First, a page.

The History of England: From the Invasion of Julius Caesar to the Death of George the Third, Band 6

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Seite 292 - I know I have the body of a weak and feeble woman, but I have the heart and stomach of a king, and of a king of England too...
Seite 292 - My loving people, we have been persuaded by some that are careful of our safety, to take heed how we commit ourselves to armed multitudes, for fear of treachery. But I assure you, I do not desire to live to distrust my faithful and loving people. Let tyrants fear. I have always so behaved myself that, under God, I have placed my chiefest strength and safeguard in the loyal hearts and goodwill of my subjects...
Seite 381 - I that was wont to behold her riding like Alexander, hunting like Diana, walking like Venus, the gentle wind blowing her fair hair about her pure cheeks, like a nymph; sometimes sitting in the shade like a Goddess ; sometimes singing like an angel; sometimes playing like Orpheus. Behold the sorrow of this world ! Once amiss, hath bereaved me of all.
Seite 319 - Here die I, Richard Grenville, with a joyful and quiet mind, for that I have ended my life as a true soldier ought to do, that hath fought for his country, queen, religion, and honour...
Seite 413 - She answered with a faint voice, that as she had held a regal sceptre, she desired no other than a royal successor. Cecil requesting her to explain herself more particularly, she subjoined that she would have a king to succeed her ; and who should that be but her nearest kinsman, the King of Scots...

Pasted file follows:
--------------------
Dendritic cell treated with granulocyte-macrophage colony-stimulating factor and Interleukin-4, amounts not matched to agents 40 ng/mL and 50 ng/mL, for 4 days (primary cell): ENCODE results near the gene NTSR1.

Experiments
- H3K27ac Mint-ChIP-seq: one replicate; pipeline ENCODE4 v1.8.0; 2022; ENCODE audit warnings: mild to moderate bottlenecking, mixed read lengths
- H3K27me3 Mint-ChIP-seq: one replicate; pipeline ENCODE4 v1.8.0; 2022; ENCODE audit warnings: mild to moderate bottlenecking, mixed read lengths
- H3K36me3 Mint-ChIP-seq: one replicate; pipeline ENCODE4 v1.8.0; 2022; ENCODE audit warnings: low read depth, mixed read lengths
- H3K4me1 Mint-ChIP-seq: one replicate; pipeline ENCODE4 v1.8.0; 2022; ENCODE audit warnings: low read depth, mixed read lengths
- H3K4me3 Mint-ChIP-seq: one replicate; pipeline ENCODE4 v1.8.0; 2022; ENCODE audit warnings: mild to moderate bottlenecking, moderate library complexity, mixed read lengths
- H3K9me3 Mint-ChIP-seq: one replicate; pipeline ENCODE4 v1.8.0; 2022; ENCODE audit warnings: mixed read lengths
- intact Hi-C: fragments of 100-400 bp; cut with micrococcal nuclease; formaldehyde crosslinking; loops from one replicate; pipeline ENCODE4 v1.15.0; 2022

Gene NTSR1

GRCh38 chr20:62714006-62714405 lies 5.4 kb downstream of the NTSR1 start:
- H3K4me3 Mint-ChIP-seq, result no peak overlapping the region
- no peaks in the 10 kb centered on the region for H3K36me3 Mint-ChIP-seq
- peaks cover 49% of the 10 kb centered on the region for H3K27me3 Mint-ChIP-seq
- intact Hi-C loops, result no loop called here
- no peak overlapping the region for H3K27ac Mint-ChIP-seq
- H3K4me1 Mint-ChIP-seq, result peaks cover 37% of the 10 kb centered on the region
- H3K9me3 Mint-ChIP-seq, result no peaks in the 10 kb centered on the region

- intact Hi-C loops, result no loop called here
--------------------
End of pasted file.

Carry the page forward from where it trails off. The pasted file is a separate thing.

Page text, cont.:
Seite 412 - ... this last appeal to her tenderness, and who ascribed the neglect of it to his invincible obstinacy, was, after much delay and many internal combats, pushed by resentment and policy to sign the warrant for his execution. The Countess of Nottingham falling into sickness, and affected with the near approach of death, was seized with remorse for her conduct ; and, having obtained a visit from the queen, she craved her pardon, and revealed to her the fatal secret. The queen, astonished with this incident,...
Seite 411 - Essex1, after his return from the fortunate expedition against Cadiz, observing the increase of the queen's fond attachment towards him, took occasion to regret, that the necessity of her service required him often to be absent from her person, and exposed him to all those ill offices, which his enemies, more assiduous in their attendance, could employ against him. She was moved with this tender jealousy ; and, making him the present of a ring, desired him to keep that pledge of...
Seite 303 - ... to be freed and eased of their oppression. Again, they take trees, which by law they cannot do ; timber trees, which are the beauty, countenance, and shelter of men's houses ; that men have long spared from their own purse and profit ; that men...
Seite 413 - Being then advised by the Archbishop of Canterbury to fix her thoughts upon God, she replied that she did so, nor did her mind in the least wander from him. Her voice soon after left her; her senses failed; she fell into a lethargic slumber, which continued some hours, and she expired gently, without farther struggle or convulsion (March 24), in the seventieth year of her age and forty-fifth of her reign.
Seite 272 - ... and, having given them her blessing, desired them to pray for her. One of her maids whom she had appointed for that purpose, covered her eyes with a handkerchief; she laid herself down without any sign of fear or trepidation ; and her head was severed from her body at two strokes by the executioner. He instantly held it up to the spectators, streaming with blood and agitated with the convulsions of death : the dean of Peterborough alone exclaimed, " So perish all queen Elizabeth's enemies...

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